Monday, October 26, 2009

Thank You, Mark!

Today, Oct. 24, 2009 is the beginning of a new life for me.

Exactly after one month of PT rehab, I can now drive my old, reliable Revo--thanks to my young, equally reliable therapist, Mark.

My cast was removed on Ate Ella's 64th birthday, Sept. 23. I expected that things will return to normal as soon as I let go of this green fiberglass that kept me close company for six loooong weeks.

Like an innocent child eagerly anticipating her dream toy, I excitedly waited for that magical moment when I thought life would be the same for me again.

But just like my love life, things didn't turn out the way I planned them to be.

As soon as Dr. Sevilla cut my cast to free my arm, he blurted out these words which caused me to scream in horror:

He told me: "Di ko pala nasabi sa iyo. Pagkatanggal ng cast, mas masakit pa kaysa bone fracture."

I wanted to believe my orthopedic surgeon was only joking.

I prayed and wished that he was, but he wasn't.

And so, instead of a "back to normal" life that I imagined, a life of pain and misery and agony and suffering began.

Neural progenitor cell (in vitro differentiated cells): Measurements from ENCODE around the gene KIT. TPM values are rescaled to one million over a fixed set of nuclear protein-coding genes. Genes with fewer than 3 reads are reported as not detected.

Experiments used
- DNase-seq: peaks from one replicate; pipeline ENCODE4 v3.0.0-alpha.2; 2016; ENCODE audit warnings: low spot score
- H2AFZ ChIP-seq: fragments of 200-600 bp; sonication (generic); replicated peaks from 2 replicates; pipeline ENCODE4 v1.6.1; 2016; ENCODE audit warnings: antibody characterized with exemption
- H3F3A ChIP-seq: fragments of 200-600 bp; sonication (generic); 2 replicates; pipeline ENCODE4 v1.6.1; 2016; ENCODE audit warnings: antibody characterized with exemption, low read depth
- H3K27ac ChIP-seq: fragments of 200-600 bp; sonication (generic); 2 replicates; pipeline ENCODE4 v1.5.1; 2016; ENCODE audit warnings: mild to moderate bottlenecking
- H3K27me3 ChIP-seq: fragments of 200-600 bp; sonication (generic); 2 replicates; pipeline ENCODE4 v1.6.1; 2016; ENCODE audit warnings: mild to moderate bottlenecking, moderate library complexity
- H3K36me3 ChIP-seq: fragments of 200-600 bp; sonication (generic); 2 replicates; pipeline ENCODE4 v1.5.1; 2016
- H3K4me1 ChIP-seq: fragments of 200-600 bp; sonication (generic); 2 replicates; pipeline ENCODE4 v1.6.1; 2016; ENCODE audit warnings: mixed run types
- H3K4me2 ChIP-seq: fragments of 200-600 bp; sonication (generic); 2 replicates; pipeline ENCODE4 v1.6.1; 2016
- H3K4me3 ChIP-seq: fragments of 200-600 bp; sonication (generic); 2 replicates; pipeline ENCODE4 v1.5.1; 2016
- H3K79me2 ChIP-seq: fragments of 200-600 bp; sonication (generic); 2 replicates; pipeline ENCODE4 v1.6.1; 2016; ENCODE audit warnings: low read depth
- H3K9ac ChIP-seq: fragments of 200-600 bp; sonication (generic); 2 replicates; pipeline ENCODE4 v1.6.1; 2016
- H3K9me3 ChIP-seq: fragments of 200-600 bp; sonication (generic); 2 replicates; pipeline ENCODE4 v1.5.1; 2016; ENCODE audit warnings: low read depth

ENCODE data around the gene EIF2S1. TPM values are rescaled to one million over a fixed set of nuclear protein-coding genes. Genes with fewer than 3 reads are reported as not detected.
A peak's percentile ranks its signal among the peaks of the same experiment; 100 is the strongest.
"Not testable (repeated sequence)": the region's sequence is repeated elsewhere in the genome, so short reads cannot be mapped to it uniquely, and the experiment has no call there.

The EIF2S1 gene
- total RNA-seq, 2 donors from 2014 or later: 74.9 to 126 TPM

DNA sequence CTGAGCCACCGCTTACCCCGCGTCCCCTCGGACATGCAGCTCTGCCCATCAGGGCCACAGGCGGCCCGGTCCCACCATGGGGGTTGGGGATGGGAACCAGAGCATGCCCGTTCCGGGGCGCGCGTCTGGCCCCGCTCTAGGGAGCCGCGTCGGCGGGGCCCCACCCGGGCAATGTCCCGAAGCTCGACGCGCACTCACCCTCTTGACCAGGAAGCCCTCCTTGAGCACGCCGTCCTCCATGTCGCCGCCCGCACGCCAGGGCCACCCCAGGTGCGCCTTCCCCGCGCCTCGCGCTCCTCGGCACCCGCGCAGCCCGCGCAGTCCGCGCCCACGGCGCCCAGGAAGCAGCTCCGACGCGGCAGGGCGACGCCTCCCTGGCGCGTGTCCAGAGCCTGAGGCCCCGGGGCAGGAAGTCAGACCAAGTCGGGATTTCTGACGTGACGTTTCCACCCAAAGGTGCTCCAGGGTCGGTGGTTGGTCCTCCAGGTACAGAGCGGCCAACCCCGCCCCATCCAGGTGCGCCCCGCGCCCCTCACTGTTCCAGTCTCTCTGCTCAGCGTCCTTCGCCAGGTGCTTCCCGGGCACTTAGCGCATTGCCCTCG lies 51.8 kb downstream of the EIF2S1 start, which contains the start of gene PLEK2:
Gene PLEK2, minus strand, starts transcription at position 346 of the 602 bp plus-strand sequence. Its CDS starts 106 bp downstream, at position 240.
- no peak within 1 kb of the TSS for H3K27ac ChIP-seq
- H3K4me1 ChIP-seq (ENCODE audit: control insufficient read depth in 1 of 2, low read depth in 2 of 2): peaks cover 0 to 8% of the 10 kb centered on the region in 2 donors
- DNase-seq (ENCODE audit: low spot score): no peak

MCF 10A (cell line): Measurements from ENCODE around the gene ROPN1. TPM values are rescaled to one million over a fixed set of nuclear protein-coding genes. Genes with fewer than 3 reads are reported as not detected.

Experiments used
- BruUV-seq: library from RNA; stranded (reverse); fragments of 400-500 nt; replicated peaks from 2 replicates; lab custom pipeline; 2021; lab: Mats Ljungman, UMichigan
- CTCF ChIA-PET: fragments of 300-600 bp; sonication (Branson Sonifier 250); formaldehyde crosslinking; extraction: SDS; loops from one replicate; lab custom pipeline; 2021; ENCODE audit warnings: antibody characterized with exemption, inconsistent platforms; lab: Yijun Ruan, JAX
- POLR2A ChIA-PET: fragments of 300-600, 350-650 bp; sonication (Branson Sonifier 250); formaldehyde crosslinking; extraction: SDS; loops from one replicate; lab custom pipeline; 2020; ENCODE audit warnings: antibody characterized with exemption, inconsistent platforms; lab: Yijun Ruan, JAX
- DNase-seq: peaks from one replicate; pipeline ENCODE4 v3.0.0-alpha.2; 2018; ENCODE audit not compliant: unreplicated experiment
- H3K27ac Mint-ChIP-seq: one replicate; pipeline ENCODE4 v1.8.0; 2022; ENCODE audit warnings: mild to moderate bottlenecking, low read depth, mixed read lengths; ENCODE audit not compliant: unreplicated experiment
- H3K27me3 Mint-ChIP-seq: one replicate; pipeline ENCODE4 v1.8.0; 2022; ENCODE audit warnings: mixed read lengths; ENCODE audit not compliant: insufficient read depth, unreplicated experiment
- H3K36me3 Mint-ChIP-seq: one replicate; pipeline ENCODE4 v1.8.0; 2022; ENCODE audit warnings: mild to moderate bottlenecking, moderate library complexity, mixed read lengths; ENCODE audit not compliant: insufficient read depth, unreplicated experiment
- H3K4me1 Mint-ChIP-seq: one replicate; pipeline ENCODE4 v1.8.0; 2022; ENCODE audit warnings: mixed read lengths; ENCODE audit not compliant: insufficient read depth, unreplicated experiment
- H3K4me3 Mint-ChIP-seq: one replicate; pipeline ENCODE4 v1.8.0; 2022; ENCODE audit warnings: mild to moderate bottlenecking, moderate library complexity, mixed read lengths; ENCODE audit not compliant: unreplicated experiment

(buti na lang di nakasali face ko sa picture . . . nakangiwi kasi plus may kasama pang luha at sipon hah hah . . .)

There are no words in any dictionary that could aptly describe the pain I feel every time my wrist is mercilessly twisted, my stubborn hand fiercely straightened and each of my hardened fingers stretched beyond their limits.
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I even told my therapist that when I die, I'll probably go straight to heaven for I've gone through hell already. Mark was quick to reply: "Eh Tita, di naman po ako demonyo" (heh heh . . .)

When my PT rehab started, I could only move my hand 5-10 degrees. I couldn't even flex my fingers. The pain lingered all day long that sleeping was an ordeal.

Following the advices of my Rehab Doctor and therapist, I launched my own therapy program at home in the hope of speeding up the whole recovery process.

Hot pack was my constant companion. So with the lovable squeeze ball. Later on, the powerful laundry clip (I try to close it with my thumb and 1 finger), the water bottle as weight for wrist exercises, door knob rotation from left to right and vice versa, and stretching between fingers using thick rubber band.

All these exercises were extremely painful at first but slowly mellowed down as time went by.

I'm still in rehab.

My best friend Pain hasn't abandon me yet.

But I'm happy.

I'm happy because I can now drive and . . . I AM NOW COACHING MARK TO RUN HIS FIRST 5K RACE.

Thank you, Mark.
I'm sorry I wanted to punch and kick you during our therapy sessions.
Thank God for therapists like you!